Stan Lee Broza & kids
The Children's Hour Broadcast
Here's the oldest piece of audio in our archives. It dates from March of 1933 and originated from the brand new WCAU Building at 1622 Chestnut Street in Center City Philadelphia.
It's a brief excerpt of "The Children's Hour" program airing over WCAU Radio (1170 on the dial at that time) late on Sunday mornings. The host was our organization's very first President, Stan Lee Broza. By the way, you can see here a cast photo of "The Children's Hour" from 1934. Some of the people credited in this 1933 broadcast and be seen in this picture.
This 1932 photo was taken in Studio A of the WCAU Studios when they were at 10th and Arch Streets. You can see the very same studio in this 1927 photo!
On February 10, 1933 with much fanfare, WCAU Radio moved to their new digs on Chestnut Street. It is from this location that this 1933 broadcast excerpt originated from. The WCAU dedication event took place at 10:30 pm and was carried live over the Columbia Broadcasting System, CBS Radio. It featured many leading entertainers of the era. President Herbert Hoover participated in the WCAU dedication ceremonies, with his broadcast originating from the White House.
President Hoover said:
I am glad to participate in these dedication exercises. Radio broadcasting has spread its influence to every phase of mankind's endeavors and achievements. Its unique value is the possibility it provides of bringing people and nations into immediate and intimate association, permitting universal dissemination of ideas, facts, and opinions.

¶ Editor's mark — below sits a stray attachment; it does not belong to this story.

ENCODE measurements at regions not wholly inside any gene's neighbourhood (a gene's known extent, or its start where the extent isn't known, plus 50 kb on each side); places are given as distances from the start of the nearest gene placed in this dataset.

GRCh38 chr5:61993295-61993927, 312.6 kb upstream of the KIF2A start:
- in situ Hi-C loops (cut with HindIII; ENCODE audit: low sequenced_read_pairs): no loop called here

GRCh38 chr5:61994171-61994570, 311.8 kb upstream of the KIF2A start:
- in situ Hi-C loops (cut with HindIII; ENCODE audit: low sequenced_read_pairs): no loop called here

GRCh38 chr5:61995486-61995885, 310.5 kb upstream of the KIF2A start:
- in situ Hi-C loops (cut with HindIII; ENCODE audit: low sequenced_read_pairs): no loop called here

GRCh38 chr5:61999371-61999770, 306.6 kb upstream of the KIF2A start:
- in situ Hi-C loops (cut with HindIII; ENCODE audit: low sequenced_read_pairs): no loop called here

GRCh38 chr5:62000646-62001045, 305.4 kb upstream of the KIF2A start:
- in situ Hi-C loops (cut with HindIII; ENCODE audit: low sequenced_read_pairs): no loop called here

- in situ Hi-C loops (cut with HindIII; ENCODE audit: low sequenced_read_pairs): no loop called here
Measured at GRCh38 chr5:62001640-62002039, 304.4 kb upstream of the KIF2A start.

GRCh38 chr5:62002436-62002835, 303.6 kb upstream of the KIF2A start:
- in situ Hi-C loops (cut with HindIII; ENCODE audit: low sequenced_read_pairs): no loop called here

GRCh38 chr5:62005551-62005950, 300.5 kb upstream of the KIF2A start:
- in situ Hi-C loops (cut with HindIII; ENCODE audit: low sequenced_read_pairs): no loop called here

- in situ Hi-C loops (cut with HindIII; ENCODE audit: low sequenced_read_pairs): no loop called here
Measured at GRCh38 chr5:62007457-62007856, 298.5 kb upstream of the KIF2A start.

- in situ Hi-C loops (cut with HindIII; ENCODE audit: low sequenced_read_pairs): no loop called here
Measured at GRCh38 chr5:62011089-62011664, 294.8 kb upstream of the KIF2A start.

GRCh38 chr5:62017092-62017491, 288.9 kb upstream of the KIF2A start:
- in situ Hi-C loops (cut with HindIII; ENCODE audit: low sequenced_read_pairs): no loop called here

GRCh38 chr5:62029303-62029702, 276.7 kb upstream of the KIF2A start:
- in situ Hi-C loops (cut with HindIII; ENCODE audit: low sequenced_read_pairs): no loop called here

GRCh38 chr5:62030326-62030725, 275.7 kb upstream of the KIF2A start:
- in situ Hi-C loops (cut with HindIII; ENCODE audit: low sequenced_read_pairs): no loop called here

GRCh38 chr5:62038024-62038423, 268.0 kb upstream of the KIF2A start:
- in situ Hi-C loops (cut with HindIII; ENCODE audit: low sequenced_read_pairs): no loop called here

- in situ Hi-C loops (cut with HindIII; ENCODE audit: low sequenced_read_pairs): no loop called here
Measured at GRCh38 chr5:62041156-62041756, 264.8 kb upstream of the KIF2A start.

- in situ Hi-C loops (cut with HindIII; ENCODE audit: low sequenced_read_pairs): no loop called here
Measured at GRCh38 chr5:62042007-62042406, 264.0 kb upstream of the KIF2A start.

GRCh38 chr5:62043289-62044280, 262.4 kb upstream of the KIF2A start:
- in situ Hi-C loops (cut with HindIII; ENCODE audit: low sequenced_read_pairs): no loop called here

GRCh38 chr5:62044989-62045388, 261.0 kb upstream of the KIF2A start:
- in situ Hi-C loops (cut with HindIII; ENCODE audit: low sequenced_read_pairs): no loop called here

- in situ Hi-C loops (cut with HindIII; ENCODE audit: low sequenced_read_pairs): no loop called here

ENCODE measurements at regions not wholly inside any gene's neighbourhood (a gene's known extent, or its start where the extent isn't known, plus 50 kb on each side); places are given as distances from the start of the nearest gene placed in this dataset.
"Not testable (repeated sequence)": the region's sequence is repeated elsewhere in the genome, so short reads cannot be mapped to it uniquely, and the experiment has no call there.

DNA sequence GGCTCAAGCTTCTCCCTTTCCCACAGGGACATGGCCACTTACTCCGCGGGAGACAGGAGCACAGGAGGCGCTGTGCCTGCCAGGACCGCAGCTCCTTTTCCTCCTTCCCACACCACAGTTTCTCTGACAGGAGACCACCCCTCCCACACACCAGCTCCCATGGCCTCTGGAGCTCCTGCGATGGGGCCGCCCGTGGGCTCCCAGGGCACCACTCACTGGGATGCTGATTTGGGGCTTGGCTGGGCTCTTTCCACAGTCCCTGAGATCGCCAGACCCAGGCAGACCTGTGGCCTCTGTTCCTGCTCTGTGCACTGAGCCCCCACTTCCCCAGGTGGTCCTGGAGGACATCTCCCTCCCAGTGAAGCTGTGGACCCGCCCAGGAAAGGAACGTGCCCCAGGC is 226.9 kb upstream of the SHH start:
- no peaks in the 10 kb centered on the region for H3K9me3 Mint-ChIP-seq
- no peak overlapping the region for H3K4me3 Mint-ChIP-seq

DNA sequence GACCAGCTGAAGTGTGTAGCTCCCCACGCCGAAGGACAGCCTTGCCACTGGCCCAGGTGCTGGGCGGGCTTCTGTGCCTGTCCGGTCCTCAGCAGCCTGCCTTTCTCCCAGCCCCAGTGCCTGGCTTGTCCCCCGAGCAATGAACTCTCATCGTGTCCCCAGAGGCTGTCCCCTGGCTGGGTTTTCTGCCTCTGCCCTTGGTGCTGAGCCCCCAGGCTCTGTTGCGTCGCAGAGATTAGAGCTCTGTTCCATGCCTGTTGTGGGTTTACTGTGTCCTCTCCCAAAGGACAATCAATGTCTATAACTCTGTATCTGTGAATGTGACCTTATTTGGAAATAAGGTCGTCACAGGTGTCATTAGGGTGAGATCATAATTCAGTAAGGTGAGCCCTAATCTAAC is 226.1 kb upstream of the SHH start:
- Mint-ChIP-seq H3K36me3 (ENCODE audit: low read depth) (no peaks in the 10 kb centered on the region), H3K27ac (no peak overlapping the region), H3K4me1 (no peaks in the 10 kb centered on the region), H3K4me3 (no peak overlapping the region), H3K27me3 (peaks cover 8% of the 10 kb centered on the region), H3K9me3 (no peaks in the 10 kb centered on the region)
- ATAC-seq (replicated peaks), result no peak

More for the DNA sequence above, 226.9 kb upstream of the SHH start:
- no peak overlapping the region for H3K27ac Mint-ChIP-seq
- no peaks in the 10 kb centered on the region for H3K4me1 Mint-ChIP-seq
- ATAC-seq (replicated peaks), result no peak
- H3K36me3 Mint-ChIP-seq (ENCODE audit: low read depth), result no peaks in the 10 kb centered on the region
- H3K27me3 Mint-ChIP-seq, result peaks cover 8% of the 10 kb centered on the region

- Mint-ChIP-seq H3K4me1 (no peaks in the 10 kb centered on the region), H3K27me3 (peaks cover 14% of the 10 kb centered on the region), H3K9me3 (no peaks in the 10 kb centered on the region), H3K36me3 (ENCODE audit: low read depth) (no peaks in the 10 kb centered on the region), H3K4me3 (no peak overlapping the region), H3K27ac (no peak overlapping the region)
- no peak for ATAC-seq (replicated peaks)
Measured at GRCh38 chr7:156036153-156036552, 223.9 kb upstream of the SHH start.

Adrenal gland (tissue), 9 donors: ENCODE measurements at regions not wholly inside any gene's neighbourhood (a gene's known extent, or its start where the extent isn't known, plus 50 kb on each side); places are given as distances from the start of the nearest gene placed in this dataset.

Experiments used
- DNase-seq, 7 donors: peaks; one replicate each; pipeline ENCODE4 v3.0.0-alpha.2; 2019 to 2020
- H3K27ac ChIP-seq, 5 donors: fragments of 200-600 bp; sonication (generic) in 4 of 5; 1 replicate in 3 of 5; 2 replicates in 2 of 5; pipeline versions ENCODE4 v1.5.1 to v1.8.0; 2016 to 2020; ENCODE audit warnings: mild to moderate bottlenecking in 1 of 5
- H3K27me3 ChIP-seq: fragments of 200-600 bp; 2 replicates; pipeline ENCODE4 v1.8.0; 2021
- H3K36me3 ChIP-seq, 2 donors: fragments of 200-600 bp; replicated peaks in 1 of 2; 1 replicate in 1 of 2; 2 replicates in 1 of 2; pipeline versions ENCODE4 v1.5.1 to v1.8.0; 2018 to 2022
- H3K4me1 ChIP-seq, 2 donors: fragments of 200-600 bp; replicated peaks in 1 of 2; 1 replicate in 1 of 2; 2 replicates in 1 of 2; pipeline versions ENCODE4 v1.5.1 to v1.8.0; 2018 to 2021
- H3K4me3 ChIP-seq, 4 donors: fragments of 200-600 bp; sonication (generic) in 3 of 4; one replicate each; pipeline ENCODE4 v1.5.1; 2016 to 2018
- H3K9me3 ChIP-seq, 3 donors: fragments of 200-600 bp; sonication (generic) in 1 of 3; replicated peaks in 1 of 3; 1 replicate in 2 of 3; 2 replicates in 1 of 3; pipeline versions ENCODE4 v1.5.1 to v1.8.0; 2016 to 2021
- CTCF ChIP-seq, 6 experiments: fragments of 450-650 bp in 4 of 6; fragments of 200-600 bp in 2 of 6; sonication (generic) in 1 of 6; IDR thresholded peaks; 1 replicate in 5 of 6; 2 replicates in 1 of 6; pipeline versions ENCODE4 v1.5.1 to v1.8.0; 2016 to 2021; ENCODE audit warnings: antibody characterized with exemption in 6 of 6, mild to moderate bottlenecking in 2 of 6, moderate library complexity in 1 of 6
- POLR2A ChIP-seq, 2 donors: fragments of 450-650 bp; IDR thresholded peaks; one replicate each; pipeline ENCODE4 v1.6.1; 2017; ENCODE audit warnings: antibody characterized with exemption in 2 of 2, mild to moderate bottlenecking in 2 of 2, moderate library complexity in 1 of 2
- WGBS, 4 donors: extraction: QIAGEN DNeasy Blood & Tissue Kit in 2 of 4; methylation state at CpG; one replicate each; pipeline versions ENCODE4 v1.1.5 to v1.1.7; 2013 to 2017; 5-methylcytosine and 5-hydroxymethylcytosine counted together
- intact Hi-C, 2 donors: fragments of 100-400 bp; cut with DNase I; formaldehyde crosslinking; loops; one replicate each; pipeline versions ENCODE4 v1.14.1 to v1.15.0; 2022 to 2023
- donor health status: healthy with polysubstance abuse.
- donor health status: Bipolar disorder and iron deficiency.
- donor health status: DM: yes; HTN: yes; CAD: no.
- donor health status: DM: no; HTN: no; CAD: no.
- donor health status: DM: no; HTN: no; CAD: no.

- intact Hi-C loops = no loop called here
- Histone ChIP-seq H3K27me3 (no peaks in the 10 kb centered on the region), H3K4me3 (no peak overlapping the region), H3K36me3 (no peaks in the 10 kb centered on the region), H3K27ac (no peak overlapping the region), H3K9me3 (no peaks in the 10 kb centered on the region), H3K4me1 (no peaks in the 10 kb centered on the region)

I had the privilege of sharing in the development of radio while it was still practically in embryo, when I was Secretary of Commerce. The radio art was developed with phenomenal rapidity. Most of this development took place in the last 10 years. It illustrates the possibilities of modern life wherein science, invention, technology, and industry quickly cooperate to put at the service of mankind the full values of scientific discovery. Already radio has had a profound effect upon all our institutions; social, political, and industrial, and upon the very color of our thoughts.
This important position in our daily life has been well earned, and those who have ministered so admirably to its development deserve our praise and thanks. I heartily congratulate the management of the new WCAU Building upon their enterprise in erecting this unique temple to this modern art, especially constructed for radio broadcasting purposes.
The "new" WCAU Building was located at 1618 to 1622 Chestnut Street in Center City. It was built at a cost of one and a half million dollars. In today's money that would be 25 million dollars. It was an 8 story building with the radio station occupying the top four floors. The lower floors were leased to other businesses to help produce revenue for the station (first floor was leased to Woolworth), who owned the building. The original arrangement was that WCAU with extend the Franklin Trust Building (18 South 15th Street) by three floors with the station occupying the top three levels, but when the structure was sold, WCAU had to come up with another plan. An emergency (back-up) transmitter was placed on the rooftop (permission to do so was applied for in January of 1932). It was the first building ever erected for broadcast use by a broadcasting station.
We wish that we had a longer audio clip to run, but this is all we have. However, we are delighted to have even this small clip from so long ago. It dates from 1933!
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From the official archives of the Broadcast Pioneers of Philadelphia
Photo originally donated by Broadcast Pioneers member Bill Bransome
Audio originally donated by Broadcast Pioneers member Les Waas
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